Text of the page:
SEOUL, Jan. 28 (Korea Bizwire) – Seven in 10 Seoul citizens find South Korea “severely” unequal, a poll has suggested.
According to the city government’s survey unveiled Monday, 26.5 percent said inequality in the society is “very severe” and 42.3 percent “severe.”
As the areas with the worst inequality, 41.1 percent picked “building assets, such as real estate,” followed by “political and social participation” with 24.1 percent and “job issues, such as employment and promotion,” with 20.8 percent.
The telephone survey was conducted by Hankook Research in mid-January on 1,000 Seoul citizens aged 18 and older.
The poll found 78.6 percent think there is acute income inequality, which many attribute to lower wage rises than inflation (30.8 percent), insufficient taxation of high-income earners (16.9 percent), unstable income of wage earners and self-employed businessmen (15.7 percent), wage disparity between large and small companies (14.9 percent), and increased low-quality jobs (12.9 percent).
Also, 83.8 percent said asset inequality is severe.
As the main reasons for the problems, they cited a failure to curb rising property prices (33.9 percent), a lack of restriction on wealth inheritance (22.7%), insufficient taxation of high-income earners (16.5 percent) and low-wage and irregular workers (14.7 percent).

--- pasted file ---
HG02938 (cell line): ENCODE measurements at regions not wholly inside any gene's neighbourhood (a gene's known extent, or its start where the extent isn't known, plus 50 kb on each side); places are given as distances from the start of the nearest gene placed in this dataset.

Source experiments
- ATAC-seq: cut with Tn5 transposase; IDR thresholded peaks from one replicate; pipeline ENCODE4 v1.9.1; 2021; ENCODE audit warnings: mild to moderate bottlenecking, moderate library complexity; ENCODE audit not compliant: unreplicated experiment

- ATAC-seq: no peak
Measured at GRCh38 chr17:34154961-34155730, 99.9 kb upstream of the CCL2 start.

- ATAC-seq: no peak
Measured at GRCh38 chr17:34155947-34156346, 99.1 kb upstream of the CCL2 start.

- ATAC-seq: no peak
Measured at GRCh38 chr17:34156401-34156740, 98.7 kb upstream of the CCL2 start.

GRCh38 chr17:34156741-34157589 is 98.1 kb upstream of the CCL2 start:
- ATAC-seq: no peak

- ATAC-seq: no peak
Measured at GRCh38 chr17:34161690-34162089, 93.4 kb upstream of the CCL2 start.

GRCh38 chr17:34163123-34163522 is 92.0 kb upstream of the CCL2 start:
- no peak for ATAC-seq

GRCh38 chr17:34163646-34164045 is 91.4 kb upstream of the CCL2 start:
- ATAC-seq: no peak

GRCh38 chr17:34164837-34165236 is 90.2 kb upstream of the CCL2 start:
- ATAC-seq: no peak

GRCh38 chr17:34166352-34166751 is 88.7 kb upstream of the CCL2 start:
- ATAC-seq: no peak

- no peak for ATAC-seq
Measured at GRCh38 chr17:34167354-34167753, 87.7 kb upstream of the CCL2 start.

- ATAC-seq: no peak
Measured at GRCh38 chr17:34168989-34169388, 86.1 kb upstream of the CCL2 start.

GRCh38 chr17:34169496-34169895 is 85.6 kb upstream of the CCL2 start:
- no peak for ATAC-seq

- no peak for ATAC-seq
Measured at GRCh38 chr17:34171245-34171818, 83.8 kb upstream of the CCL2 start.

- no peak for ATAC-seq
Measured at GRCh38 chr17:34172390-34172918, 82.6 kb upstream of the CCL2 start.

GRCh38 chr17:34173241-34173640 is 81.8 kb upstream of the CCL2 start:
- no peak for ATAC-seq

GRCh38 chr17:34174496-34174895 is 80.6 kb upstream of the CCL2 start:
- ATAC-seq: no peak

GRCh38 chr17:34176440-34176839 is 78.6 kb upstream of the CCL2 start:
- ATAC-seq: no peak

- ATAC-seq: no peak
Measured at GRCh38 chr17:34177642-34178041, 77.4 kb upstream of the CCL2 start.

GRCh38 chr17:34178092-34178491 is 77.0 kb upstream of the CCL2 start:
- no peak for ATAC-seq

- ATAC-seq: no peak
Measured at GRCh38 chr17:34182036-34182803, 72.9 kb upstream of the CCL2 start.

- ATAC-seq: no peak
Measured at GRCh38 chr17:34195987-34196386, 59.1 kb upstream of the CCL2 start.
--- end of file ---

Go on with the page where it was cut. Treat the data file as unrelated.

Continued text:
Nearly 60 percent said they expect inequality in income and assets to worsen down the road.
In addition, 64.4 percent said there is a severe inequality among generations.
They believe younger generations are disadvantaged in comparison with older ones in terms of asset building (69.1 percent), social mobility (66.5 percent) and job opportunities (61.5 percent).
Also, 61.1 percent believe institutions of the society work to protect the interests of the upper class, while 17.9 percent think they protect those of the socially vulnerable.
The poll also showed 15.5 percent think they belong to the upper class, while 45.6 percent and 38.9 percent think they are members of the middle and lower classes, respectively.
Six out of 10 expect their current class positions to remain unchanged.